Terry McAuliffe probably lost any hope of winning his race for Virginia governor when he said, “I don’t think parents should be telling schools what they should teach.” McAuliffe might well have lost anyway, but some observers thought at the time, and most think now, that he was doomed once he made that remark.

In future elections, Democratic candidates will, I assume, avoid making statements like McAuliffe’s. But Stanley Kurtz asks:

What if. . .every sitting Democratic governor and Democratic state representative in the country were to cast an on-the-record vote to cut parents out of a say over the curriculum at their local school?

Such a vote might well sink more than a few such Democrats. But can they be forced to vote on this matter?

Stanley thinks so. In fact, he says that “several such votes have already happened, and more will be taken in state legislatures this year.” He explains:

I’m not talking about votes on bills that bar critical race theory (CRT) from K–12. I’m talking about state laws that mandate curriculum transparency — new laws detailed enough to require public Internet posting not only of textbooks and reading assignments, but also of teacher lesson plans, teacher handouts, accounts of political-advocacy exercises known as “action civics,” and other similar material generally hidden from parents.

The Goldwater Institute has just released the “Sunlight in Learning Act,” model legislation that represents the state of the art in K–12 curriculum transparency, combining prior efforts of both Goldwater and the Manhattan Institute. Goldwater’s Sunlight in Learning Act is going to kick the curriculum transparency issue into high gear nationally.

The new model will likely inspire bills in many states. Every time it does, Democrats who vote against curriculum transparency, as they did with depressing regularity in 2021, will effectively be repeating — on record — McAuliffe’s gaffe.

A vote against this legislation is a vote against parent involvement in the education of their children. As Stanley observes:

Parents can’t have a say over what happens in their children’s schools if they don’t know what’s being taught. Sadly, classroom teaching is largely a black box. Vague state education standards and local curriculum guidelines allow individual principals, curriculum coaches, and teachers to effectively tweak and control the great majority of classroom content.


A vote against curriculum transparency is a vote to keep the public in the dark, to shut out parents, and to allow teachers to politicize the classroom. Even voters who may know little of CRT will immediately be struck by the legitimacy and importance of teacher transparency.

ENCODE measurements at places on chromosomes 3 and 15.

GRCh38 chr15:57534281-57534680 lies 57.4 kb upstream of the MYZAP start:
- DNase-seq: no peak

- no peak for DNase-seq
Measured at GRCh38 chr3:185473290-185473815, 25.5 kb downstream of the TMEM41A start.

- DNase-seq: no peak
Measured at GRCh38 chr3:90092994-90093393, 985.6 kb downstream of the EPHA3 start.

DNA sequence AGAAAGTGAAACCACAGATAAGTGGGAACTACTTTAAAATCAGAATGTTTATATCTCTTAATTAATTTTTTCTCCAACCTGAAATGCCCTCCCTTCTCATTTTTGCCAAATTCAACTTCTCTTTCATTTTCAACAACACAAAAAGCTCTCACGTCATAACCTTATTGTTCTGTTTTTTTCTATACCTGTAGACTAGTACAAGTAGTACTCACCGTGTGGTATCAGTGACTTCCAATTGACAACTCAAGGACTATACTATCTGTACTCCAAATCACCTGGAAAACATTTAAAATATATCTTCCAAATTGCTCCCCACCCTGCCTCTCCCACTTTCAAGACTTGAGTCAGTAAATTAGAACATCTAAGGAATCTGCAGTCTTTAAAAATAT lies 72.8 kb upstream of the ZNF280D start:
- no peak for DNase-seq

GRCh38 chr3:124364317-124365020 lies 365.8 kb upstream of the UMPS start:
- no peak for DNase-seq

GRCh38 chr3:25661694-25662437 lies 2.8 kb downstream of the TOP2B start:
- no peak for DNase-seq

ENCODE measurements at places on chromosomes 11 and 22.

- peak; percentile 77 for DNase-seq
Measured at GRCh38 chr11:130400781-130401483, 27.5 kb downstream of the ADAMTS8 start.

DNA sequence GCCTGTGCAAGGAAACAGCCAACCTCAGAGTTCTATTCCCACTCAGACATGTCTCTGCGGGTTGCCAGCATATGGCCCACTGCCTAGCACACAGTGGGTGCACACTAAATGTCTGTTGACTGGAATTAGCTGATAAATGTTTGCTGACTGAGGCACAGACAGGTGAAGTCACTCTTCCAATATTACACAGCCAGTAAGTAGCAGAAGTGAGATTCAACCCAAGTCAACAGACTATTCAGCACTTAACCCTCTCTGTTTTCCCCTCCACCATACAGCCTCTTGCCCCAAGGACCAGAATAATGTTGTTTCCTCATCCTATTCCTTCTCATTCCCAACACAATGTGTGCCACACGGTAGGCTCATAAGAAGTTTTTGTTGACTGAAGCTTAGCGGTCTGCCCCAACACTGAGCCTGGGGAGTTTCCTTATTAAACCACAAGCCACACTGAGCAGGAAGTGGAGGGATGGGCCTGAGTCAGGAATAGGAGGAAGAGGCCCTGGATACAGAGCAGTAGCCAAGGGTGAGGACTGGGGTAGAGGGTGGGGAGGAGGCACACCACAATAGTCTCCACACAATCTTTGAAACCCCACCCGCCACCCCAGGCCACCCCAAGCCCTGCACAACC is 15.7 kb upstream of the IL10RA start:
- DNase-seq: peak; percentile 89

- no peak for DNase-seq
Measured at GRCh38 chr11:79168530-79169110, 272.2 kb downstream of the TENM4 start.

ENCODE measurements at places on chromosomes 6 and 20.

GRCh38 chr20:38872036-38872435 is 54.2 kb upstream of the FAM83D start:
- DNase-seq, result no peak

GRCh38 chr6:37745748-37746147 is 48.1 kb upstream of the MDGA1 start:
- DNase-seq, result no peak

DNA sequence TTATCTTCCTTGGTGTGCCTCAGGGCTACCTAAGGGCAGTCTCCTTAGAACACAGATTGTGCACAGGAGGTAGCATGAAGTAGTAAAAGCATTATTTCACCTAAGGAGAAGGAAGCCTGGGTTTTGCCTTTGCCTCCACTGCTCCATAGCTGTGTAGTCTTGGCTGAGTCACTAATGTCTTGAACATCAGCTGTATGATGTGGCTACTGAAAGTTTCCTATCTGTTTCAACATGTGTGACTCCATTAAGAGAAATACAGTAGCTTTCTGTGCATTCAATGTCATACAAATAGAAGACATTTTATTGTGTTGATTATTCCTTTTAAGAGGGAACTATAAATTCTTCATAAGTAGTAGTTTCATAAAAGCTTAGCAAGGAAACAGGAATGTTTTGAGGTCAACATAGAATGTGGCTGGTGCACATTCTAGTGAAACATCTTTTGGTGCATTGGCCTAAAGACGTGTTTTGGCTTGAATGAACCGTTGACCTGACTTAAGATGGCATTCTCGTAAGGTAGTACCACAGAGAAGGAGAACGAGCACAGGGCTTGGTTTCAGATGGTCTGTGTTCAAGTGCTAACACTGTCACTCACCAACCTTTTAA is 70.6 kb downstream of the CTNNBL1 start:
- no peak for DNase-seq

What progress has been made in getting legislatures to vote on curriculum transparency?

The 2021 state-legislative session. . .saw several bills inspired by the initial Goldwater Institute transparency model, or other similar proposals. A bill passed the North Carolina House on a near-party-line vote but languished in the North Carolina Senate, likely because a CRT bill (which did not become law) took priority.

The Republican-majority Wisconsin State Legislature passed a good transparency bill on a strict party-line vote, after which Democratic governor Tony Evers vetoed it. Arizona passed a Goldwater-inspired transparency bill through the Republican-controlled Senate on a strict party-line vote, after which the bill stalled in the nearly evenly divided Arizona House.

Fifteen Illinois Republicans, led by Representative Steven Reick, sponsored a Goldwater-based transparency bill, but it was held up without a hearing in the Democrat-dominated Illinois legislature. Pennsylvania’s Democratic governor Tom Wolf vetoed a transparency bill passed by the state’s Republican-controlled legislature. The Pennsylvania bill was not as thorough in its disclosure requirements as the Goldwater Institute or Manhattan Institute models. Pennsylvania should consider a new bill based on Goldwater’s Sunlight in Learning Act this year.

So far, then, Democrats have almost uniformly opposed curriculum transparency legislation. Their view of the matter mirrors the one that Terry McAuliffe espoused, to his detriment.

Maybe this will change. I hope it does.

For now, however, the issue looks like a political winner for Republicans. It’s also, as Stanley says, “the next big play in the battle to take back America’s schools.”

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